Included in provisions 1 through 4 noted above, is the right to receive the relevant interest within 60 days of the member's participation in the public offering. Significantly, the new Rule amended the definition of "beneficial ownership" to include the right to the economic benefits of a security. It should be noted that this standard differs from the widely known definition under Section 13(d) of the Exchange Act, which includes the right to dispose of and vote the securities.

Definition of "Conflict of Interest"

Several substantive portions of the former rule are now contained in the definition of "conflict of interest," which exist where:

  1. the securities are issued by the member;
  2. the issuer controls, is controlled by or is under common control of the member;
  3. at least five percent of the proceeds, excluding underwriting compensation, are to be used to reduce or retire a loan or credit facility extended by the member having the conflict of interest and its affiliates or otherwise directed to that member and its affiliates.
  4. as a result of the offering and any related transactions, the member will become an affiliate of the issuer, become publicly owned or the issuer will become a member or form a broker-dealer.


Where no QIU is required pursuant to an exemption under new Rule 2720(a)(1), "prominent disclosure" must be made in offering documents identifying that a conflict exists and the nature of that conflict. Where a QIU is required to participate, the same "prominent disclosure" for exempt offerings must be made; however, additional disclosure must be made in offering documents as to the identity of the QIU and its role and responsibilities in the offering, including its role in pricing the offering and conducting due diligence.

"Qualified Independent Underwriter"

Several changes to the definition of "qualified independent underwriter" have been added in the new Rule. A QIU is now prohibited from receiving more than five percent of the offering proceeds or else it would be disqualified as having a conflict of interest. The minimum experience requirement has been modified so that a QIU must have served as managing underwriter in at least three similar offerings during the prior three years period. In addition, the five year general experience level in investment banking or securities business now applies only to the firm and not its directors. Finally, the period during which the member's supervisory personnel responsible for organizing, structuring or performing due diligence for the offering could not have certain criminal or disciplinary histories has been raised from five to 10 years.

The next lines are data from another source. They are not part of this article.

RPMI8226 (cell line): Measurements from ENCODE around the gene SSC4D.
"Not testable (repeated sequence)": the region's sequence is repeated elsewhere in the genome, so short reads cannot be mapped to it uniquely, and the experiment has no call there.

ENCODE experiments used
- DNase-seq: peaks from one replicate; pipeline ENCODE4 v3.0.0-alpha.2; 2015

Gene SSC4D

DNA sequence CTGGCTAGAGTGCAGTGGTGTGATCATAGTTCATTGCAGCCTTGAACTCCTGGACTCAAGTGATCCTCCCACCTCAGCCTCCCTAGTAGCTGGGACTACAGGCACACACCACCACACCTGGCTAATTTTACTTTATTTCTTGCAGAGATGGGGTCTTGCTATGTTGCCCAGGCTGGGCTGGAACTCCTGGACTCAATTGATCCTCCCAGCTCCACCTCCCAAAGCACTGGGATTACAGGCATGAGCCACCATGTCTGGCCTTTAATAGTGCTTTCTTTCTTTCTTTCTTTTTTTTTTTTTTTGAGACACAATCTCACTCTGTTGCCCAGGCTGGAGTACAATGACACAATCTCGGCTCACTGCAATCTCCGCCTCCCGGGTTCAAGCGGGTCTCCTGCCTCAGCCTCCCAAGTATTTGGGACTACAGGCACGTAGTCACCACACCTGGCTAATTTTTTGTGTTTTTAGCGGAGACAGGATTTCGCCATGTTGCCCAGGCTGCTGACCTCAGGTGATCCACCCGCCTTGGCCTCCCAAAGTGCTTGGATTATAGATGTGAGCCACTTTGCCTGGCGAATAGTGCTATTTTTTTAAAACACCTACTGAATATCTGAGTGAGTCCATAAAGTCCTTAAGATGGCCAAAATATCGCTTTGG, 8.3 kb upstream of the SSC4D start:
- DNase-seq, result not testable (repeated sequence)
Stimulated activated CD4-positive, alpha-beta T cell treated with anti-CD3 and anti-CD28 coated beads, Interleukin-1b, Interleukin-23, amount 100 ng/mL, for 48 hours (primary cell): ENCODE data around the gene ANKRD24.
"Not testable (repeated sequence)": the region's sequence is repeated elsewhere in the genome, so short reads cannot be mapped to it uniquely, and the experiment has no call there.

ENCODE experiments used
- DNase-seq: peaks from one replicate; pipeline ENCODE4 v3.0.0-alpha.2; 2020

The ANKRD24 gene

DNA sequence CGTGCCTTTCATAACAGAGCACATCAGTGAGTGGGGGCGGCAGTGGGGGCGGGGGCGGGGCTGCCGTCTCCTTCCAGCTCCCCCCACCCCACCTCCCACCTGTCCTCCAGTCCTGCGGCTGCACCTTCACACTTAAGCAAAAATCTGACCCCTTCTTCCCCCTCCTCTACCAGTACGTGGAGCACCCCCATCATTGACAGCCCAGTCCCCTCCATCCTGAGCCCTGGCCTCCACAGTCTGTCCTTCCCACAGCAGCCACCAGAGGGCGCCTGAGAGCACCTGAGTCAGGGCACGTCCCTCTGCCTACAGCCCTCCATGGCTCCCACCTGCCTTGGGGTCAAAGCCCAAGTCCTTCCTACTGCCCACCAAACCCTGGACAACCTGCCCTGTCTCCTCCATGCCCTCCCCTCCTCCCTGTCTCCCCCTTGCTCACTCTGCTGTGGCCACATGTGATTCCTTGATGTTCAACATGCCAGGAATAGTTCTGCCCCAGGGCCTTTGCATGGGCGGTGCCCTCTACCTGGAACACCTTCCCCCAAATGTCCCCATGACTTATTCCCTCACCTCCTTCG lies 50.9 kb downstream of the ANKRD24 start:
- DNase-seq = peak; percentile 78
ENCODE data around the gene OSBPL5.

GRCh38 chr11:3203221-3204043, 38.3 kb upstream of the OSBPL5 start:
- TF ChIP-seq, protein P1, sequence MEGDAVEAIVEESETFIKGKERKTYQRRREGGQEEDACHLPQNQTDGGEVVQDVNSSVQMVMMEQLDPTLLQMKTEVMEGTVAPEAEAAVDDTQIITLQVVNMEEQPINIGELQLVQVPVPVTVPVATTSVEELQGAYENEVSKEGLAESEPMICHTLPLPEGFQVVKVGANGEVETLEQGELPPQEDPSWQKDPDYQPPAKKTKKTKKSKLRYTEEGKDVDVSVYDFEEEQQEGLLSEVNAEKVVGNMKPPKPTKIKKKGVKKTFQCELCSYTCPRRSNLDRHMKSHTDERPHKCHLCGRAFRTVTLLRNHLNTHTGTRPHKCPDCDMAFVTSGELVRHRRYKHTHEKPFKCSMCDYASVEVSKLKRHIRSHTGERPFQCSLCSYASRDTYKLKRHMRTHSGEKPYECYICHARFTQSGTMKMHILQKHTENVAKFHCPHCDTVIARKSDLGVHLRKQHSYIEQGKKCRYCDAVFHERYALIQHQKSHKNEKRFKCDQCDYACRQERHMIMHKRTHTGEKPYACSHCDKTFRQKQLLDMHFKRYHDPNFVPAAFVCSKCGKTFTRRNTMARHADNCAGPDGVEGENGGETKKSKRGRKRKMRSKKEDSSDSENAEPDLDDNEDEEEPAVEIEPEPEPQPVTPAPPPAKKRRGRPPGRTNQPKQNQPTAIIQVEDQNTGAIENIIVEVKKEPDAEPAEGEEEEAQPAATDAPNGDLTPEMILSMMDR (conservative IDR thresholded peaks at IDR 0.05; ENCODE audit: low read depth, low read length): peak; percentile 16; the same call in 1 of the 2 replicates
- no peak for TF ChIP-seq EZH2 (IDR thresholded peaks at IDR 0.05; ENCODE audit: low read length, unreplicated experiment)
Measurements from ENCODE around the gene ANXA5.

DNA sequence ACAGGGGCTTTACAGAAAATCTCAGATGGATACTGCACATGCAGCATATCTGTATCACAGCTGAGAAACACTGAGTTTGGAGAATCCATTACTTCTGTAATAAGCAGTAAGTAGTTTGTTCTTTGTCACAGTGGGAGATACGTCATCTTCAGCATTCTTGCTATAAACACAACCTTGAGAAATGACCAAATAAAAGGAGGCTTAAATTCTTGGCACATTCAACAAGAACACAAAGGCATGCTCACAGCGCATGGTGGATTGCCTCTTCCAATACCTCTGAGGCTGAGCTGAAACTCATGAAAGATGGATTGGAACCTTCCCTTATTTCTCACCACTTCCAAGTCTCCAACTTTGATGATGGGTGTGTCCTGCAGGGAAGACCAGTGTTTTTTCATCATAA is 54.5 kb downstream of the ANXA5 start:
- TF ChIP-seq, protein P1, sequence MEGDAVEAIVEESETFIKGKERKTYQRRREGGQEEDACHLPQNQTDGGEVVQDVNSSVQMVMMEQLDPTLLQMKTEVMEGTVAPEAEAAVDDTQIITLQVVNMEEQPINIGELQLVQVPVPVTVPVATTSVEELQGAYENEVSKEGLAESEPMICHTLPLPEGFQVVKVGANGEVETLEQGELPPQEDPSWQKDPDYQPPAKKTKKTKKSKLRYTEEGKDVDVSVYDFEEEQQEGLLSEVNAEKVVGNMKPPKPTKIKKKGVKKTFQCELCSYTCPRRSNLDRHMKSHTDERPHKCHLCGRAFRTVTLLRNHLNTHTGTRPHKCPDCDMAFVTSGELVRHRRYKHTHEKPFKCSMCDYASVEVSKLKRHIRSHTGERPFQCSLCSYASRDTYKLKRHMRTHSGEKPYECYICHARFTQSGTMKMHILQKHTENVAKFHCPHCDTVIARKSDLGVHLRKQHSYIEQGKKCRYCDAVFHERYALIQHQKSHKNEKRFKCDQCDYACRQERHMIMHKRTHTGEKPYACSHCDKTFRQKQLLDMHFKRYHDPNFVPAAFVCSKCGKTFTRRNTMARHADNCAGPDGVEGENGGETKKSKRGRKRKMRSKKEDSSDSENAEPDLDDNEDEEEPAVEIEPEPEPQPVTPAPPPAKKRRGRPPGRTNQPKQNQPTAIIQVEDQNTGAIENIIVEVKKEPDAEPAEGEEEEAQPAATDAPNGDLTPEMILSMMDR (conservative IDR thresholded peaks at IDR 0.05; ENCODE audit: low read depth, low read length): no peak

The new Rule is intended to reduce the burden on many large industry participants who regularly participate in public offerings of securities. Through expansive industry affiliations, large broker-dealers often have remote or technical conflicts of interest relating to securities being issued that should not give rise to any valid regulatory concern. Through the exemptions provided under the new Rule, the regulatory burden on some large industry participants will be reduced, allowing for more efficient public issuances. Additionally, the elimination of the requirement that a QIU provide a pricing opinion for offerings will further reduce hurdles to efficiently executing public offerings of securities.

Despite increased efficiency for certain industry participants, there exists concern that the amended Rule could require certain FINRA members to make filings who were never previously required to do so. Under the old rule, if a deal (e.g. unrated or preferred debt, or equity for which there was no "bona fide independent market") had neither an affiliation nor a conflict of interest, but proceeds were being received by a participating member, a QIU was required, but no filing requirement would arise. Under the new Rule, the receipt of proceeds by a participating FINRA member would trigger both a QIU and filing requirement. This issue is most likely to arise in the case of shelf offerings by non-investment grade issuers. Since the debt of many issuers are not investment grade, the receipt of the proceeds of these common deals by an affiliate to a FINRA member may trigger filing requirements under the new Rule, and potentially slow down deals that formerly were fairly routine.

Concern also exists that the new definition of "control" provided in the Rule could expand the reach of the Rule to the regulation of offerings in which part of the proceeds of the offering are directed to one or more participating members, to offerings where the issuer owns non-voting securities of a participating member, and to offerings where the affected member does not participate as an underwriter. There also is potential for inadvertent non-compliance stemming from the definitions of "affiliate" and "control" under the Rule, as they are not uniform with commonly applied definitions under other provisions of the securities laws. FINRA member firms should take this into advisement when establishing procedures for participation in public offerings of securities where there is a conflict of interest.